10. Child Actors in Early Nickelodeon Never Got Residuals

Back in the early days of Nickelodeon, there was hardly any safety net to look out for the working rights of the “little guy” – or, in this case, “kids.” Once upon a time, Nickelodeon was non-unionized, so kids would only get paid a one-off fee for appearing on shows, and not get any fees each time it was aired. Life was tough in the Nickelodeon Workhouse…

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9. The Unfair Failure of The Legend of Korra

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With its anime style and themes that ran deeper than most Nickelodeon shows, The Legend of Korra was awesome. Despite critical acclaim, it was mistreated by Nickelodeon, which gave the show poor time slots and insufficient funding. In fact, it didn’t even complete its TV run, being quietly changed to an online-only show – much to fans’ dismay.

8. The Sam & Cat Nude Pics Leak

Nickelodeon’s Sam & Cat was a squeaky-clean show about a couple of teenage girls who start up a babysitting business. Unfortunately, that image was wrecked when nude photos of 22-year-old star Jennette McCurdy leaked onto the internet. Subsequently, the show never returned for a second season.

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7. Fred: The Show

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The cult of the YouTube celebrity was picking up momentum in the late Noughties, so Nickelodeon decided to pounce on it by grabbing the annoying, squeaky-voiced star of early YouTube, Fred Figglehorn, played by Lucas Cruikshank. However, little did the channel know that YouTube and TV sometimes just don’t go that well together. Fred: The Show and Fred: The Movie were panned, and Nick consequently brushed them under the carpet.

6. The Banned Horror Movie

When Cry Baby Lane first aired in 2000, parents were so outraged at its content that Nickelodeon swiftly erased it from the history books. While the film is hardly scary, references to siamese twins as “freaks,” who were split from each other by a farmer, were certainly not “Nick” material.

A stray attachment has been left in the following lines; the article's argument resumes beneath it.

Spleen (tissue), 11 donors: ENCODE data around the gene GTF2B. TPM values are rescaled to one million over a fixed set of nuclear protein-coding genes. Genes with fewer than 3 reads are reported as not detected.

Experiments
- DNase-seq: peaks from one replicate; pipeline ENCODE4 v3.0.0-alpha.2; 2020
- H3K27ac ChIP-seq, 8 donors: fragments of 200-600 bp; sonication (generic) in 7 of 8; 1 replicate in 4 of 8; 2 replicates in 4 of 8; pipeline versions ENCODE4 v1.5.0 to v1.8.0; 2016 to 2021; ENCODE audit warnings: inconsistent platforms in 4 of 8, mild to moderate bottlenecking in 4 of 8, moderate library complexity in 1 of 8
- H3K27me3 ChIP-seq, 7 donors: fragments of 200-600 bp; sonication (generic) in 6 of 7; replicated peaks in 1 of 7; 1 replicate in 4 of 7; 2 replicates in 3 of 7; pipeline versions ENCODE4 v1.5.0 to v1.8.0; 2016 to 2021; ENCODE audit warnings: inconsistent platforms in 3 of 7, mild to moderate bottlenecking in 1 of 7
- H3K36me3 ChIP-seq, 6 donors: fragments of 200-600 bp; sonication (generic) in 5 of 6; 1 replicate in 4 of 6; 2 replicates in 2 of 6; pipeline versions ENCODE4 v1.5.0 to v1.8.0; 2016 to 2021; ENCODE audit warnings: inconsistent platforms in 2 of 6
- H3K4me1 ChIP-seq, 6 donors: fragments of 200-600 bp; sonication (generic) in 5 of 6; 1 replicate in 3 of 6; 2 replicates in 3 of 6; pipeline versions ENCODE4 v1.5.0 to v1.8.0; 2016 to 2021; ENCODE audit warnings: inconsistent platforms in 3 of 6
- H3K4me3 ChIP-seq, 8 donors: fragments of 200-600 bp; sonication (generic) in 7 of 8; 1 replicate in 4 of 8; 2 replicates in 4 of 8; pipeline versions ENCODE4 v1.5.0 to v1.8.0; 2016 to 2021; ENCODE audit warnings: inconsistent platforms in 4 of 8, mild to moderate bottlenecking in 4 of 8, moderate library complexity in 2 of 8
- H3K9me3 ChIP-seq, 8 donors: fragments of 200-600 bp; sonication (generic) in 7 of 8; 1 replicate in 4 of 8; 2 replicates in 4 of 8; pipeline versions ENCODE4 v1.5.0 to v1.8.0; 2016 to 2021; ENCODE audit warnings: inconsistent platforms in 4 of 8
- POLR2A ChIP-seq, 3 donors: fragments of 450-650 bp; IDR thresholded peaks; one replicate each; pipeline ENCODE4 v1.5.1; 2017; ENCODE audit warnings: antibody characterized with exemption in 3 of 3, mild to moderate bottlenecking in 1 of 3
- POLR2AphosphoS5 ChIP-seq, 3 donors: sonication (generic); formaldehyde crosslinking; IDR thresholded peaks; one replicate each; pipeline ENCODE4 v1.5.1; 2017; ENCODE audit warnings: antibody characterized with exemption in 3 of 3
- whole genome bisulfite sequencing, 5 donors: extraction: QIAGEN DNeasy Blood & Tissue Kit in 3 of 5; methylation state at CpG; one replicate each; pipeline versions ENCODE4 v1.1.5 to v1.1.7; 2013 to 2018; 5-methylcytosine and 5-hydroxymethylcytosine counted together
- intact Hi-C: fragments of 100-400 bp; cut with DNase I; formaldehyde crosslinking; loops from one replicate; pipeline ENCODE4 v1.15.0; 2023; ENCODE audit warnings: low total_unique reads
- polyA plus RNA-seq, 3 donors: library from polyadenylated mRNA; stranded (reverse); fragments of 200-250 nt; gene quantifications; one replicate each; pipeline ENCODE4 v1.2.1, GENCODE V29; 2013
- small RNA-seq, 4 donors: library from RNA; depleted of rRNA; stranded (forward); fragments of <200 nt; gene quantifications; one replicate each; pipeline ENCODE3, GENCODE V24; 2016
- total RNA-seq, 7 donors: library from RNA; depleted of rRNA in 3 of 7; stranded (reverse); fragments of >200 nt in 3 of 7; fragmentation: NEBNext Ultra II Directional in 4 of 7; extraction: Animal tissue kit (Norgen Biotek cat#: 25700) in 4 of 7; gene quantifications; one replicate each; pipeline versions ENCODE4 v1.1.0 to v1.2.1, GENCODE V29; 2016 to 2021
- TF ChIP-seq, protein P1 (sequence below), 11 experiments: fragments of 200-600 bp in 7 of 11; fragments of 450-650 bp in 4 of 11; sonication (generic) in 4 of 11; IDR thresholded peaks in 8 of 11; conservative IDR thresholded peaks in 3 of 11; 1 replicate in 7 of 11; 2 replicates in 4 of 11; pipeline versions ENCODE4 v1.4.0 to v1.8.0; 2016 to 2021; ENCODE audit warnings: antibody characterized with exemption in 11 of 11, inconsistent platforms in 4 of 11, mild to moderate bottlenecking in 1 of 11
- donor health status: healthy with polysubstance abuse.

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5. 16-year-old Star of Zoey 101 Getting Pregnant

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Zoey 101 was a popular show for the three years it lasted, consequently springing Britney Spears’ sister Jamie Lynn to fame in her own right. But given that the show was about an innocent girl living life up at a fancy boarding school, the fact that its star got pregnant at the tender age of 16 stopped it in its tracks.

4. The Dirty Moment In Hey, Arnold!

The most infamous moment in Hey, Arnold! comes when Arnold and Helga are walking past a window, and in the background it looks like a man is doing something unspeakable to a lady’s, ahem, behind. The previous shot showed that it’s actually a man eating turkey, but with the way it looks here, you wonder if this was a dirty in-joke by the artists…

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3. Banned Episode of You Can’t Do That on Television

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You Can’t Do That on Television was a successful teenage take on Saturday Night Live (with a very freaky intro). It went a bit too dark, however, when it aired an episode about an adoptive father who sends his son back to the orphanage. The episode was never again aired in the States, though the hardy Canadians continued to show it.

2. Ren and Stimpy Gay Subtexts

For a 1990s kids’ show to imply its lead characters are gay was indeed an edgy move for the time. The stars of The Ren & Stimpy Show shared a bed, bathed together, and would have all kinds of intimate encounters (when Ren wasn’t thinking about killing Stimpy, that is). Kids didn’t get it, but the gay subtexts were clear for all adults to see.

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1. The Brothers Flub

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Things are bad when all you can muster for a theme song is to chant “Flub Flub Flub” repeatedly. The Brothers Flub was about a pair of aliens who travelled the universe and… ahhh, it doesn’t matter. It was so bad it lasted only a single season, and only got a VHS release in 1999, even though DVD was the in thing by then.